June 30, 2018 – Gardiner, NY
Length: Approximately 2.5 miles
Max elevation: 1,224 ft.– total elevation gain approximately 567 ft.
Route type: Circuit
Fee: $15.00 day hiking fee (Non-Member) – Purchase Membership
Trailhead parking: Mohonk Preserve Coxing Trailhead – Gardiner, NY 12525
The Lost City is a line of cliffs with glacially created vertical fractures. They resemble a city skyline when viewed from a distance. The Lost City area offers a series of crevices and boulders similar to the well-known Lemon Squeeze of the Mohonk Mountain House. Like the Lemon Squeeze, it requires the use of hands and feet to traverse the talus field which leads up the cliffs.
I had heard about the Lost City, but there isn’t a lot of info online, so I decided to go check it out and play it by ear. My intention was to go with someone that had hiked it before. Since there is no blazed path through the talus fields and crevices, I didn’t want to climb and crawl through tight openings and end up at a dead end atop a monolith. Recently I hiked nearby and did the High Peter’s Kill and Millbrook Ridge Loop. While on that hike, I walked briefly on an unmarked trail along the edge of the cliffs. I wanted to see if that trail continued to the top of the Lost City cliffs. As it turned out, the trail did indeed run along the top of the cliffs, from Lost City to the High Peter’s Kill Trail. The people that I went with had never hiked the Lost City and I only found that out once we were at the base of the cliffs. Since none of us knew a precise route up to the cliffs, this hike turned into a short loop, but was still a really good hike.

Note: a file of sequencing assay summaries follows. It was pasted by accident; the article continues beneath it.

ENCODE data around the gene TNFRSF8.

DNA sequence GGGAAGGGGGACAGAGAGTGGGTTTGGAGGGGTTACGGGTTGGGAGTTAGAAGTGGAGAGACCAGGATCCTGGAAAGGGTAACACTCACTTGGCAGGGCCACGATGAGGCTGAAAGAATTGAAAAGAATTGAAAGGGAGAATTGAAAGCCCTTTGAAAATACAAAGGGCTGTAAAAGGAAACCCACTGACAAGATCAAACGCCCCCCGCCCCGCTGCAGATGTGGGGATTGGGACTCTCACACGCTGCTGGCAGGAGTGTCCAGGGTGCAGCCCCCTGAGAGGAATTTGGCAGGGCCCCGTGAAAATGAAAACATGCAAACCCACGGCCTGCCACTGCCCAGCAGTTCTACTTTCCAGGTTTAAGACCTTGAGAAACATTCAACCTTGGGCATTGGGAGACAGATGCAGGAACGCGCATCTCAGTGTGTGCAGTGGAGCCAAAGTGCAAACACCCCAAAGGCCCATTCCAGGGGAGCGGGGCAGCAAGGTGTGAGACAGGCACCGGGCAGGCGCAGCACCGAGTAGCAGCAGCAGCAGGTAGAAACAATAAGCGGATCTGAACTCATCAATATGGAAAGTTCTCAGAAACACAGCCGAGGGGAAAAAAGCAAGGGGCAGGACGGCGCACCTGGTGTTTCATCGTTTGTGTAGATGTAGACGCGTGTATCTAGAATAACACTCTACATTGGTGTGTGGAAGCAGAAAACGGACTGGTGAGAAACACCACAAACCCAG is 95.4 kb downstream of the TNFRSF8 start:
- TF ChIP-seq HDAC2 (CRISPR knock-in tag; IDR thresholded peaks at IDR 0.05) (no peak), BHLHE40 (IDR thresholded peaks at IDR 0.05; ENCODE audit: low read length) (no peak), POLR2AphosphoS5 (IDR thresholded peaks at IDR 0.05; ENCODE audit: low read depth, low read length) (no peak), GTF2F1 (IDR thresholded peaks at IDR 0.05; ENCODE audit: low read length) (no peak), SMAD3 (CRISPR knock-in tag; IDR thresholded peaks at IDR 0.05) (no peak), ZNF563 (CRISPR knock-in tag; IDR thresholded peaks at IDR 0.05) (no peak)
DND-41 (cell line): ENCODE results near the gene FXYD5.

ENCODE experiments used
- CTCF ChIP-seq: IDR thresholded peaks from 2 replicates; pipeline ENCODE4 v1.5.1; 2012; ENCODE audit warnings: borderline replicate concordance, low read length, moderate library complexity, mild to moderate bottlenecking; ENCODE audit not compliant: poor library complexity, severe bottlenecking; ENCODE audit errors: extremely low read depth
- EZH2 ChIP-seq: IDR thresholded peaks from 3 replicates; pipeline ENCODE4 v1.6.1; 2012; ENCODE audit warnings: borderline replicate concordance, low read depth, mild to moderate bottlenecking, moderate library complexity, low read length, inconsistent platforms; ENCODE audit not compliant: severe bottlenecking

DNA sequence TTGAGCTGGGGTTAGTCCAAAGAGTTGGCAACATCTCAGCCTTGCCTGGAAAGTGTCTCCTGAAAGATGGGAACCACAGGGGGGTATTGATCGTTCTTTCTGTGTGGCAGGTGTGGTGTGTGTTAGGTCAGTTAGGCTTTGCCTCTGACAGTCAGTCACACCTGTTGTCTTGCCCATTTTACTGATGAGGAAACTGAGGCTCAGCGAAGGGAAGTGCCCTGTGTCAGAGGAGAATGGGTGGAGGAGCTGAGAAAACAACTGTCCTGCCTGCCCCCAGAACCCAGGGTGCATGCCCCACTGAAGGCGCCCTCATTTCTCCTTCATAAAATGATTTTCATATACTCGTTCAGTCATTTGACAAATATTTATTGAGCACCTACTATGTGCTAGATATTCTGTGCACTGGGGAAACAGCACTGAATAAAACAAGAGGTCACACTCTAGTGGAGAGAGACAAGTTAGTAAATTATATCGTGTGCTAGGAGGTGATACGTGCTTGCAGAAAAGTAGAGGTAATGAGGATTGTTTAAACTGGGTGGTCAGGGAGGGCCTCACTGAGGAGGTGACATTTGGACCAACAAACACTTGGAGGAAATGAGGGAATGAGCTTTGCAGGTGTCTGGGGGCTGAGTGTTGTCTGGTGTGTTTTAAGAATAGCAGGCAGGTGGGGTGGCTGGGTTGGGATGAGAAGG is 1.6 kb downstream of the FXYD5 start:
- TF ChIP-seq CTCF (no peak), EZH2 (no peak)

A new feature that I have added is the Google Earth Fly-Through. It follows the path that we hiked and it gives you a good idea of the terrain, layout, amount of parking etc. Check it out, it’s pretty cool.
View the Google Earth Fly-Through video of the hike below.
We arrived at the Coxing Trailhead at about 8:30 am on a Saturday morning.
There were about a dozen cars in the lot when we arrived, but as is always the case on weekends at Mohonk Preserve, the lot fills up quickly. At the southern end of the parking area, there is a kiosk, which marks the start of the light-blue-blazed High Peter’s Kill Trail. This is also the route of the blue-blazed Shawangunk Ridge Trail (SRT).
The High Peter’s Kill Trail follows a woods road.